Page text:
I definitely prefer the catastrophic interpretation of events. How boring if it had taken 10,000 years to re-fill the Mediterranean Sea!!
About 5.9 million years ago (mya) a tectonic shift occurred. The African Plate and the European Plate moved towards each other and closed the Strait of Gibraltar, cutting off the Mediterranean Sea from the Atlantic Ocean. The Mediterranean Basin, over the next 1,000 years, dried up (called the “Messinian Salinity Crisis”), leaving a thick layer of salt at the bottom. With a depth ranging from 3 to 5 km (2 to 3 mi), the waterless Mediterranean must have dwarfed today’s Grand Canyon. It was a hot desert landscape that reached temperatures of up to 80 C (175 F) at the bottom. The few remaining hypersaline pockets of water were unable to support any life. Rivers that drained into the basin, such as the Nile, cut deep canyons as they cascaded into the abyss. It must have been a dramatic sight!
Elsewhere on earth, the drying of the Mediterranean meant a rise in global sea levels by 10 m (33 ft), also making the world’s oceans less saline and more prone to freezing. During the next 630,000 years, moving subduction zones caused the periodic opening and closing of the Gibraltar Strait, but the longest and last time the Strait was closed was between 5.59 and 5.33 mya (260,000 years).
The eventual opening of the access to the Atlantic Ocean must have been quite an event. The Mediterranean was almost completely empty when the barrier broke and water rushed in. The event, called the “Zanclean Flood” is a widely accepted scientific theory, but the length of time it took to re-fill the Mediterranean Basin is still being debated.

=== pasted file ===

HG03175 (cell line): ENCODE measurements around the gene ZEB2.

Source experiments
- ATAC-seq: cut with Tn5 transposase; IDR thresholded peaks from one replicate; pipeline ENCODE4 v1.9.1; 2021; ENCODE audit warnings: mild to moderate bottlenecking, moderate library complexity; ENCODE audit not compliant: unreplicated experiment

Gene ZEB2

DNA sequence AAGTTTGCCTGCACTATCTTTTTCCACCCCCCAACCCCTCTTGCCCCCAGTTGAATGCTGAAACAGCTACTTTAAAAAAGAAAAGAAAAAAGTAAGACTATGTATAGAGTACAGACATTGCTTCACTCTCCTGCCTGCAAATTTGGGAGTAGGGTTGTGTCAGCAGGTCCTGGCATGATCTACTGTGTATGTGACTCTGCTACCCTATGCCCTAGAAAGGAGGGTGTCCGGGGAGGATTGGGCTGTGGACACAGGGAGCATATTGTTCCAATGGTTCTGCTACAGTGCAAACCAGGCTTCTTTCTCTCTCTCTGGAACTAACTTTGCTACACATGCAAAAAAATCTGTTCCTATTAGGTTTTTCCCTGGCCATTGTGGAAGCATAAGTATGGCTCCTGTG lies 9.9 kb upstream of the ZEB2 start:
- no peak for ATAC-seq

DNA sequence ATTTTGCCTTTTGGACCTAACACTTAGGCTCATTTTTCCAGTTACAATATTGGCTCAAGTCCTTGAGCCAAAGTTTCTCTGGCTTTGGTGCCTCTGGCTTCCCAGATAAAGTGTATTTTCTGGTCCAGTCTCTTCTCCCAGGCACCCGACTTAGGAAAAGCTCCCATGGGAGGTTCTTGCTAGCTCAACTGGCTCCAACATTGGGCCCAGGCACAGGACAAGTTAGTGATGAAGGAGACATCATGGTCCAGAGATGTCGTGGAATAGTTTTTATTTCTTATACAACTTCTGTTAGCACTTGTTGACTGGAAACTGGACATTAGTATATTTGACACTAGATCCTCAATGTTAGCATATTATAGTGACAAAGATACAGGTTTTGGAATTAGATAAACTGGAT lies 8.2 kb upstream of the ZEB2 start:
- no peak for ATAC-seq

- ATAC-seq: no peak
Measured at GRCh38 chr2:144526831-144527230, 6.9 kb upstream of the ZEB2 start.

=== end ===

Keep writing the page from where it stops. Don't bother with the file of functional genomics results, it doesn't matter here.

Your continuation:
As I stand at Europa Point in Gibraltar and look across the 14 km (9 mi) wide Strait towards Africa, I try to imagine the scene from my vantage point. At a flow rate 1,000 times greater than the flow of today’s Amazon River (which is 80 km [50 miles] wide at its mouth during the dry season), the roar is deafening, the spray is obstructing my view and the ground is moving under my feet. At this rate it will take 2 years for the Mediterranean Basin to reach global sea levels.
Not all scientists agree with this interpretation of events. Some believe the opening in the flooding channel was shallow, the water flow slow and the filling a gradual process. In that case the filling of the Basin would have taken 10,000 years.
I close with some real estate investment advice: don’t buy waterfront at the Mediterranean. If the Strait of Gibraltar closes again, you’ll be looking into a gaping hole just 1,000 years later.